Oscar winner Geoffrey Rush is at the Karlovy Vary International Film Festival (KVIFF) this week to receive its Crystal Globe for Outstanding Artistic Contribution at the closing ceremony on Saturday (July 10).
The trip marks the Australian actor’s first high-profile outing in four years, when he began a defamation lawsuit against Sydney newspaper The Daily Telegraph. Rush brought the case following a report he had acted inappropriately towards an actress. Also in 2018, the actor denied a separate allegation of misconduct during a 2010 theater production.
So far, Rush’s stay in Karlovy Vary has gone well with the veteran thespian getting a rousing welcome on Wednesday at a packed screening of 2011 hit The King’s Speech, which is playing alongside Shine (for which he won an Oscar)and Quills as part of the tribute.
Talking to Deadline in Karlovy Vary, Rush takes a question on the events of these last five years with good grace but makes it clear it is not a subject he wants to broach in-depth.
“It was bruising for everyone involved, I think, on both sides. It was an overblown and kind of bloated tabloid event [the defamation case] and the court found the result in my favor and I don’t like talking about it,” he says.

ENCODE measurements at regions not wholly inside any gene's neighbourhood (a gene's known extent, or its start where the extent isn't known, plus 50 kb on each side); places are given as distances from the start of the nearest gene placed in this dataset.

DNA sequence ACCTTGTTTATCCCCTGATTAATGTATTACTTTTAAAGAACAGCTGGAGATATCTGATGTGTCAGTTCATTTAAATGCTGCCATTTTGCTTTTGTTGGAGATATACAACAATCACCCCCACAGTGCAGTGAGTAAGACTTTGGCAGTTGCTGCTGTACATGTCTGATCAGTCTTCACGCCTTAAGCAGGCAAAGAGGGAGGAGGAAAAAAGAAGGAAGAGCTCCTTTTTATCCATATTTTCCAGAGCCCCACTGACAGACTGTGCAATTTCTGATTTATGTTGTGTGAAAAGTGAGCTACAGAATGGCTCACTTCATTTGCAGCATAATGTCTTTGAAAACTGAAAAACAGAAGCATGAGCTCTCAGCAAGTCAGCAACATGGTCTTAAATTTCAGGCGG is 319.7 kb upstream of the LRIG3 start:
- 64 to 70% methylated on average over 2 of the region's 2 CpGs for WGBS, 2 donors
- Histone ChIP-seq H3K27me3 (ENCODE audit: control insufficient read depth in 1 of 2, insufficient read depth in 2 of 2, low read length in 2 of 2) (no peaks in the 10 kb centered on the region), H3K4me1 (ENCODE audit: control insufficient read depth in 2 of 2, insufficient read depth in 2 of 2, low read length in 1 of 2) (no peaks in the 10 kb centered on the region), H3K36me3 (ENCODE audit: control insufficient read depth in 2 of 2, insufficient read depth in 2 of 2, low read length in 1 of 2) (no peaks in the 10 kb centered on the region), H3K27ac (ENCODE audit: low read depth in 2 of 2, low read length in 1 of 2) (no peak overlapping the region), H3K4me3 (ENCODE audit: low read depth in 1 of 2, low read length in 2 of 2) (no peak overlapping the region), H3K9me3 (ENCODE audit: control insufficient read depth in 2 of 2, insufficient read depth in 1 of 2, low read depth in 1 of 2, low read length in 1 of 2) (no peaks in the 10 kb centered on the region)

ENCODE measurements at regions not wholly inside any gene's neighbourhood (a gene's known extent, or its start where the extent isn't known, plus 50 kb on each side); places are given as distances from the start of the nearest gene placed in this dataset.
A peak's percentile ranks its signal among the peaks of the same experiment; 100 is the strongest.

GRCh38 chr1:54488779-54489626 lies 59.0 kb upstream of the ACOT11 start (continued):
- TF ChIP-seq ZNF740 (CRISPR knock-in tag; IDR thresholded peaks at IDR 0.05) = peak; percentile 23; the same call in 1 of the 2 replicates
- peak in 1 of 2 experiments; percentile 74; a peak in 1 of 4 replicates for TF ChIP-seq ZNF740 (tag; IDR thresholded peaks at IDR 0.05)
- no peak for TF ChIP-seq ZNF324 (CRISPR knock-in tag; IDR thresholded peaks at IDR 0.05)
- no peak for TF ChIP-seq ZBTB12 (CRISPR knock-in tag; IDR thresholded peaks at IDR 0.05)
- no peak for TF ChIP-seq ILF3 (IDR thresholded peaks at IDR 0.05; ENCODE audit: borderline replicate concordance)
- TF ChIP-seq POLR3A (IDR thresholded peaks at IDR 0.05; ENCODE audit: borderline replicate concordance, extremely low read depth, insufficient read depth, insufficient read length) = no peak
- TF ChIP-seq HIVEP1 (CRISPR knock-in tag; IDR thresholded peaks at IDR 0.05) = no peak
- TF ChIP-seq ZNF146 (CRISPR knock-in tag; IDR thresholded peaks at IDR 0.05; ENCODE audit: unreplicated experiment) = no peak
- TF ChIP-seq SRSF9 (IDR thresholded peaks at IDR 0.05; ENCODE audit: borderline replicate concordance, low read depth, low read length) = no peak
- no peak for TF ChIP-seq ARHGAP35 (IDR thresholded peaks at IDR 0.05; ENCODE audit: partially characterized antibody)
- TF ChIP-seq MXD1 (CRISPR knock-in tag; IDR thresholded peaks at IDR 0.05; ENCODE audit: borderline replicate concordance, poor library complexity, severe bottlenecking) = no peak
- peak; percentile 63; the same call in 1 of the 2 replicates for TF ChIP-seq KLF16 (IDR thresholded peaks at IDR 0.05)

Rush’s lawyers said in 2018 that the defamation case had led to him “eating little food, having difficulty sleeping and feeling anxious in public”. It also “irreparably damaged” his career, they stated.
“It warmed me up for isolation because, in Melbourne, we were in isolation for a very long-time,” Rush told us this week, alluding to the Covid-19 lockdowns that hit soon after Rush won a record $2.9M pay-out from the newspaper and its publisher Nationwide News in November 2019. The ruling was upheld on appeal in July 2020.
“I lived a hermetic existence in some ways and with that kind of thing, especially with Covid, you get more reflective, everybody did, people changed.”
Rush’s return to the festival circuit comes as he gears up for his first lead role since the 2019 drama Storm Boy. He is set to play Groucho Marx in Israeli-American director Oren Moverman’s upcoming production Raised Eyebrows: My Years Inside Groucho’s House.
“It’s mostly been wrongfully announced as a biopic. It’s not. I would call it a tragic comedy about mortality. It’s about his last three years of life. He has been working since he was 15 in 1905 until the 70s. He started out as a Vaudeville singer, then became a Vaudeville clown with his brothers, got into film, then became a radio star, and then a television star, and then you know, he decays,” reveals the actor.
“There’s just so much to cover. You’ve got to consider that he’s an immigrant Jew from Germany. He’s not from the shtetl. He’s worked in theatres all over America. He’s been a star on Broadway. He is a notoriously bad father, family man, and husband. His life is ridiculously documented.”
Rush pushes back on suggestions that it represents a comeback after his four-year acting hiatus.
“I’m coming back to working, but I don’t want to see it in that way. I signed on for this film in August 2020. That was what happened with Shine. I trod water for three years before it was made. You go, ‘hope this idea doesn’t fade or go off the boil’,” he says.